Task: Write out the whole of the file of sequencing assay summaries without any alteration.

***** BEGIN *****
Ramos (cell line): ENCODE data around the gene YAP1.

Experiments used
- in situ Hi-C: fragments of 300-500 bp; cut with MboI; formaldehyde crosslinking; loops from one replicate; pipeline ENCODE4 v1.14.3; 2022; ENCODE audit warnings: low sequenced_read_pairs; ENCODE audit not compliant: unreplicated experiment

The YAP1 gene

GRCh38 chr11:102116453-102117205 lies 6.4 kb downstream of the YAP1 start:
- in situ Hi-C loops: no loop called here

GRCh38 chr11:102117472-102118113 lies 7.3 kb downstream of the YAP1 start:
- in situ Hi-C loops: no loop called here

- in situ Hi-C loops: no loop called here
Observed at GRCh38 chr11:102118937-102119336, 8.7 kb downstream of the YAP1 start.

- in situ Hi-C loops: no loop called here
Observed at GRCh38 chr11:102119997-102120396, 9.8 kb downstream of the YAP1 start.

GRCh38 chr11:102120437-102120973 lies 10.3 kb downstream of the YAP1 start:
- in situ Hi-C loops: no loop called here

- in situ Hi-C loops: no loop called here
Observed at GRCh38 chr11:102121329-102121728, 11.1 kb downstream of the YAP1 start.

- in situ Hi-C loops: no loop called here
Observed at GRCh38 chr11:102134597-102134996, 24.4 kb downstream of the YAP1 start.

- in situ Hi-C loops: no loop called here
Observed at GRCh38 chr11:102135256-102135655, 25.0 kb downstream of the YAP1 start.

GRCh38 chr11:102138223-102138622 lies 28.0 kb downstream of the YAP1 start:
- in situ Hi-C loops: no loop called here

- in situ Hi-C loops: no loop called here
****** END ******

Ramos (cell line): ENCODE data around the gene YAP1.

Experiments used
- in situ Hi-C: fragments of 300-500 bp; cut with MboI; formaldehyde crosslinking; loops from one replicate; pipeline ENCODE4 v1.14.3; 2022; ENCODE audit warnings: low sequenced_read_pairs; ENCODE audit not compliant: unreplicated experiment

The YAP1 gene

GRCh38 chr11:102116453-102117205 lies 6.4 kb downstream of the YAP1 start:
- in situ Hi-C loops: no loop called here

GRCh38 chr11:102117472-102118113 lies 7.3 kb downstream of the YAP1 start:
- in situ Hi-C loops: no loop called here

- in situ Hi-C loops: no loop called here
Observed at GRCh38 chr11:102118937-102119336, 8.7 kb downstream of the YAP1 start.

- in situ Hi-C loops: no loop called here
Observed at GRCh38 chr11:102119997-102120396, 9.8 kb downstream of the YAP1 start.

GRCh38 chr11:102120437-102120973 lies 10.3 kb downstream of the YAP1 start:
- in situ Hi-C loops: no loop called here

- in situ Hi-C loops: no loop called here
Observed at GRCh38 chr11:102121329-102121728, 11.1 kb downstream of the YAP1 start.

- in situ Hi-C loops: no loop called here
Observed at GRCh38 chr11:102134597-102134996, 24.4 kb downstream of the YAP1 start.

- in situ Hi-C loops: no loop called here
Observed at GRCh38 chr11:102135256-102135655, 25.0 kb downstream of the YAP1 start.

GRCh38 chr11:102138223-102138622 lies 28.0 kb downstream of the YAP1 start:
- in situ Hi-C loops: no loop called here

- in situ Hi-C loops: no loop called here